Listener Question: Whitney asks, “I have a  hang-up with the idea of a one-sentence journal. I feel like it would be stressful to try to distill my day into one sentence! Any tips for how to do that?”

Demerit: Years ago, I started a terrific system for keeping my daughters’ mementos in  a highly organized file box (I used this one), but I didn’t maintain it. Now I need to go back and get everything organized.

Gold Star: Elizabeth gives a gold star to the enthusiastic, friendly, energetic crossing-guard in her neighborhood.

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Remember,  I’m doing weekly live videos on my Facebook Page to continue the conversation from the podcast — usually on Tuesdays at 3:00 pm ET. To join the conversation, check the schedule.

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1pixHappier with Gretchen Rubin - Podcast #101

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HAPPIER listening!

“The Present Is Enriched by the Past and the Future.”

“We are made happy in the present moment not only by our actual delights but also by our hopes, our reminiscences. The present is enriched by the past and the future.”
–Émilie du Châtelet, “Discourse on Happiness,” Selected Philosophical and Scientific Writings

* I loved the images on this post about Beloved Street Art on Laurie Smithwick’s Upside Up, and I realized that these were a selection from Street Art Utopia’s 106 of the most beloved Street Art Photos of 2011. Check them out. They’re mesmerizing.

* Want a happiness quotation in your email inbox every morning? Sign up for the Moment of Happiness. Subscribe here or email me at gretchenrubin1@gretchenrubin.com.

Happiness in the Present, Happiness in the Future — A Difficult Balance.

In happiness, many tensions can’t be permanently solved, and instead require constant thought and effort.

For instance, I often debate, within myself, how to strive for my own built-in happiness, and yet stay mindful of the effect that other people’s happiness (or unhappiness) has on me. Also, I want to accept myself, yet also expect more of myself.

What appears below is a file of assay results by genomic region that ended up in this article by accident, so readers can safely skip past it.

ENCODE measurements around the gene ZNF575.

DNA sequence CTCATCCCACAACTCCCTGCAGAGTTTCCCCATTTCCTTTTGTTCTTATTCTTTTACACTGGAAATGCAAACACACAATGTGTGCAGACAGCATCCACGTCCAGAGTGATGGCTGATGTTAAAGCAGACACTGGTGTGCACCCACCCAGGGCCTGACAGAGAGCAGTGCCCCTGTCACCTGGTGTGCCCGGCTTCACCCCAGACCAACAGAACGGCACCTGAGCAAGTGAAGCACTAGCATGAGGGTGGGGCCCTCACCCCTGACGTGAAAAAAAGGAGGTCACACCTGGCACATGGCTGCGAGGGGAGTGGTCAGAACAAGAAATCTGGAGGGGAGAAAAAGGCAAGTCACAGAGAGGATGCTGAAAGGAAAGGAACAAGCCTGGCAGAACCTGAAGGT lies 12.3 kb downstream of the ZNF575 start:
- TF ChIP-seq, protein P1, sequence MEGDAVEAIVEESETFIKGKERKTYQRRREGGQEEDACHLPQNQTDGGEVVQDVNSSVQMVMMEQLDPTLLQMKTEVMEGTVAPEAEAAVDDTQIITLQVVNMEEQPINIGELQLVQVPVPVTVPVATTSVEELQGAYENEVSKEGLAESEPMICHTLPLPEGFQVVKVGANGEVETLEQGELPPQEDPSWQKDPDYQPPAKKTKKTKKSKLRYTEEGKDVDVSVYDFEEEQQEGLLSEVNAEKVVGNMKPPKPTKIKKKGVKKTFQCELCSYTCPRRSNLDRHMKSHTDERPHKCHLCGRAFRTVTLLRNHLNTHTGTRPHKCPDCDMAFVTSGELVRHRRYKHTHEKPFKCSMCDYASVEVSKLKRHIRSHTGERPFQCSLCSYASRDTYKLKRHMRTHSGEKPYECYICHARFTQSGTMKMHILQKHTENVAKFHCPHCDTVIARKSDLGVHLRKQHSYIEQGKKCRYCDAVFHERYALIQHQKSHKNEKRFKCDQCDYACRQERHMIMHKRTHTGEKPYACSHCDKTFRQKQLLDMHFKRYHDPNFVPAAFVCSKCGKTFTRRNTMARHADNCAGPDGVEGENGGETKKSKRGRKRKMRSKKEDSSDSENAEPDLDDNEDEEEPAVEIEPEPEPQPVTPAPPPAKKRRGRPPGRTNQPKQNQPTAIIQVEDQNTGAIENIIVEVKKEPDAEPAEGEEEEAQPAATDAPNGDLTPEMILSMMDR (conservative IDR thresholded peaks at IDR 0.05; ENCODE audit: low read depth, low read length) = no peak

Another example is the question of how to think about now and the future. Clearly it’s important to be present in the moment and to think about now, and clearly it’s important to take present action with the future in mind.

I was reminded of the importance of the atmosphere of growth — which has an element of future-thinking — when I read this letter by John Ruskin. As a young man, Ruskin feared he would die of tuberculosis. He wrote to a friend in 1841:

I have begun a work of some labour which would take me several years to complete; but I cannot read for it, and do not know how many years I may have for it. I don’t know if I shall even be able to get my degree; and so I remain in a jog-trot, sufficient-for-the-day style of occupation – lounging, planless, undecided, and uncomfortable, except when I can get out to sketch – my chief enjoyment. I am beginning to consider the present as the only available time, and in that humour it is impossible to work at anything dry or laborious or useful. I spend my days in a search after present amusement, because I have not spirit enough to labour in the attainment of what I may to have future strength to attain; and yet am restless under the sensation of days perpetually lost and employment perpetually in vain.”

(The image is Ruskin’s drawing of the Grand Canal in Venice.)

How do you think about balancing the challenges of present and the future?

* Last week, I had the fun of meeting the famous Swiss Miss in person — love her design blog. If you haven’t seen it before, check it out.

* Want to launch a group for people doing happiness projects together? Email me at grubin @ gretchenrubin dot com. Just write “starter kit” in the subject line.